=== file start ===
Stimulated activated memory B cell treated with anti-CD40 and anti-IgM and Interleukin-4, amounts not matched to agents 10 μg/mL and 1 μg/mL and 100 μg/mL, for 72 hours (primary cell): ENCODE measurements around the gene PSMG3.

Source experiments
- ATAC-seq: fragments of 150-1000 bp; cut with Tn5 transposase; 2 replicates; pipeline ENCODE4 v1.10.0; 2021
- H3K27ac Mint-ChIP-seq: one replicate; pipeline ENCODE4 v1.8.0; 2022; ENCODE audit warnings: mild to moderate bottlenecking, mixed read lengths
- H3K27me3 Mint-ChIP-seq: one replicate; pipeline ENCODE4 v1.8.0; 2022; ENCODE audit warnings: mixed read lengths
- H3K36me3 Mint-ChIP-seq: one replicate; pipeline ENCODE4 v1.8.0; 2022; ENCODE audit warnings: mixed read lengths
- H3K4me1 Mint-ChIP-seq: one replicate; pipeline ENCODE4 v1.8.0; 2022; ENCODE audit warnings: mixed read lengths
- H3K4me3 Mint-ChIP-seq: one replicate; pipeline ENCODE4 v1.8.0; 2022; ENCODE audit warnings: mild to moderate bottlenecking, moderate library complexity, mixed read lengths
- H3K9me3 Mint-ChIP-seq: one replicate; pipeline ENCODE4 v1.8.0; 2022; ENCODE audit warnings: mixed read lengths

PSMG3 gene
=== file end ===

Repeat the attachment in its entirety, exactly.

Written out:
Stimulated activated memory B cell treated with anti-CD40 and anti-IgM and Interleukin-4, amounts not matched to agents 10 μg/mL and 1 μg/mL and 100 μg/mL, for 72 hours (primary cell): ENCODE measurements around the gene PSMG3.

Source experiments
- ATAC-seq: fragments of 150-1000 bp; cut with Tn5 transposase; 2 replicates; pipeline ENCODE4 v1.10.0; 2021
- H3K27ac Mint-ChIP-seq: one replicate; pipeline ENCODE4 v1.8.0; 2022; ENCODE audit warnings: mild to moderate bottlenecking, mixed read lengths
- H3K27me3 Mint-ChIP-seq: one replicate; pipeline ENCODE4 v1.8.0; 2022; ENCODE audit warnings: mixed read lengths
- H3K36me3 Mint-ChIP-seq: one replicate; pipeline ENCODE4 v1.8.0; 2022; ENCODE audit warnings: mixed read lengths
- H3K4me1 Mint-ChIP-seq: one replicate; pipeline ENCODE4 v1.8.0; 2022; ENCODE audit warnings: mixed read lengths
- H3K4me3 Mint-ChIP-seq: one replicate; pipeline ENCODE4 v1.8.0; 2022; ENCODE audit warnings: mild to moderate bottlenecking, moderate library complexity, mixed read lengths
- H3K9me3 Mint-ChIP-seq: one replicate; pipeline ENCODE4 v1.8.0; 2022; ENCODE audit warnings: mixed read lengths

PSMG3 gene